• In “Fly–Over State,” Sophie and Mud form somewhat of an unlikely friendship. What do you think draws them together? Sophie frequently compares New York to her new home in Wisconsin. How, if at all, has the move affected Sophie and James’ relationship?
  • “Other People We Married” is, in some ways, about the baggage that comes with any relationship. Discuss how the relationship between Jim, Franny, and Charles either confirms or rejects this idea.
  • Do you think part of the reason Laura agrees to go to Rome with Stephen in “Puttanesca” is that it will remind her of her late husband, John? Stephen buys Laura an expensive handbag, which seems to make her more uneasy than any of his other large expenditures, like their pricy hotel room. Why do you think this purchase is so off–putting to Laura?
  • In “Marjorie and the Birds,” Marjorie takes up bird watching after her husband dies and describes it not as “a hobby at all, but like agreeing to be more observant” (p. 171). Do you find Marjorie to be an observant person in other aspects of her life?
  • In “Mohawk,” Jim embodies several stereotypically “feminine” concerns and attitudes, such as wanting more children and worrying about his son when he goes to sleep away camp. How do these characteristics play out in the relationship between him and his wife, Fran?
  • The epiphanies in these stories are subtle. What are some of the recurring themes and motifs in the collection? What, if anything, do the characters here learn and/or come to terms with?
  • Customer Reviews

    Most Helpful Customer Reviews

    See All Customer Reviews

    Other People We Married 3 out of 5 based on 0 ratings. 2 reviews.
    Al_Necro More than 1 year ago
    Emma Straub is a fine author, and Other People We Married is rich with her subtle but persuasive talent. There's humor in every turn. Every detail is almost alarmingly perceptible through her keen observation of everyday life. She's articulate without sounding like a textbook, or a medical dictionary. The language is hardly spare, drifting between everyday ease and profound articulacy. Her characters are richly depicted and her scenes are so vivid, only a picture would prove to be better. Somehow reading her prose gives a more thorough, complete existence than immersing yourself in actual experience. It's not always funny though, as proven in her story, Abraham's Enchanted Forest, briefly touching on subtle heartache and tragedy without blowing it up into a tear-jerker replete with crumpled tissue paper everywhere. Sometimes, it's so subtle, it takes careful consideration to notice, and those are the plots that I love the most because they're the most effective. After all, not everything in life is melodramatic. Straub entertains as much as she writes striking, moving prose - vivid and full of life. Her characters are realistic and they're hard not to like. I can't name one story in her collection I dislike in all truth. Her magic, like I said, is subtle but persuasive. Just like in her story Pearls, echoing a near flawless rendition of what lies beyond greater awareness of circumstances that are less than ideal. They serve to enlighten us. This reeks every bit like the rotten egg water of last story, Hot Springs Eternal. Emma Straub is a writer that delights in real situations, situations that any one of us can relate to. Her collection of stories is not fantastical fiction, nor is it plainly rhetorical. She unmasks the transcendental in mundane everyday situations, characters that seem so real, we feel their immutable joys and sorrows long after we've read the book. That is a book to immerse oneself in. That is the sort of book you won't want to miss.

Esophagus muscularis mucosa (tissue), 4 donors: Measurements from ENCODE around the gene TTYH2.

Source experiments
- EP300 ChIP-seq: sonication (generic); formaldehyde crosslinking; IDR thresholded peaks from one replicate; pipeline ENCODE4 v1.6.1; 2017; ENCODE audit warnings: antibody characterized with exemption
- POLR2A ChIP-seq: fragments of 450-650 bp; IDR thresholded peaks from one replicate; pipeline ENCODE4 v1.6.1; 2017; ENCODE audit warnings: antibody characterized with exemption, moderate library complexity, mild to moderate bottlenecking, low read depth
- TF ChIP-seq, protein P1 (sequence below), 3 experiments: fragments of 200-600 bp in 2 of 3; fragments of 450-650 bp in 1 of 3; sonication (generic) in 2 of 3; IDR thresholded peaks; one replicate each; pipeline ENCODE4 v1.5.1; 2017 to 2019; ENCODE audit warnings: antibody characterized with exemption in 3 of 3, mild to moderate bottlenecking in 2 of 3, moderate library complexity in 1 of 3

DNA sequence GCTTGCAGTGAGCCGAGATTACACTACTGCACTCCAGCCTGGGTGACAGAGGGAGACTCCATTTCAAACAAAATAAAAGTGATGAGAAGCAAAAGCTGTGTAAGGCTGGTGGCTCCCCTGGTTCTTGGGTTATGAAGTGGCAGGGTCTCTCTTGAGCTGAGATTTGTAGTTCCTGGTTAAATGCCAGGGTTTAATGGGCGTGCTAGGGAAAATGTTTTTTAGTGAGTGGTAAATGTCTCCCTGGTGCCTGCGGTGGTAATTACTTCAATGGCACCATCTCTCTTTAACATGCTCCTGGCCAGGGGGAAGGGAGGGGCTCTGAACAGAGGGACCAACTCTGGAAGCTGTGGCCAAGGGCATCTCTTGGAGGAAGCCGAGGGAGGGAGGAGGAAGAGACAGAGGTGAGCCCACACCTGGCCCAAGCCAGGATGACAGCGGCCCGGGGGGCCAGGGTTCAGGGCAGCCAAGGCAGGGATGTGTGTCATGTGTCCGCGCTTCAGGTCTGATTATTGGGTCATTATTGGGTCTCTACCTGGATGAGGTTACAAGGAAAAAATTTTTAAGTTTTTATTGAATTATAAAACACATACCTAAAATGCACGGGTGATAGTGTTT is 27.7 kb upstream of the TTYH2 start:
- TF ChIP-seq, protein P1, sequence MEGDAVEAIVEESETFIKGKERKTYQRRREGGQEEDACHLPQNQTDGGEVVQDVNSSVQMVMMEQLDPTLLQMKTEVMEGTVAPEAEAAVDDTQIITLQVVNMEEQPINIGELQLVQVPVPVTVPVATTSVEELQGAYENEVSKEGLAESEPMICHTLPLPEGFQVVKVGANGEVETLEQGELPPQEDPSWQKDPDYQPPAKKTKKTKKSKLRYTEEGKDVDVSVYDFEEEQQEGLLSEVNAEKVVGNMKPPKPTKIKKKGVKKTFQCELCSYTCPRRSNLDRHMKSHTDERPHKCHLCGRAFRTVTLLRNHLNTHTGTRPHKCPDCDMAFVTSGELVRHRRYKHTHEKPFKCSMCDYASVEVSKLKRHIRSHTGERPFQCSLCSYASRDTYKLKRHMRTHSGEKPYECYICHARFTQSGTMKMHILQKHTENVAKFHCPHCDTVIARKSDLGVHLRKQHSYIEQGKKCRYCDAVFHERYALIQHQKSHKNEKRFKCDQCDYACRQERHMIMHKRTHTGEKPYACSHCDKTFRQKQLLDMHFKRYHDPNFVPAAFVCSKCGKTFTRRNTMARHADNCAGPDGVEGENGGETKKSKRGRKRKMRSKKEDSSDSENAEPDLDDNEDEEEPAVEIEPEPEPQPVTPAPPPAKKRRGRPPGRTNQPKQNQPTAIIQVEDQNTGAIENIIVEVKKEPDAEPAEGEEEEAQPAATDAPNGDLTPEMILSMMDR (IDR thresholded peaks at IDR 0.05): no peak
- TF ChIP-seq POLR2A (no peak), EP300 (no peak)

Anonymous More than 1 year ago
    The sample doesn't even make it all the way through the library of congress. Not sure if this is a mistake or intentional, but it should be corrected.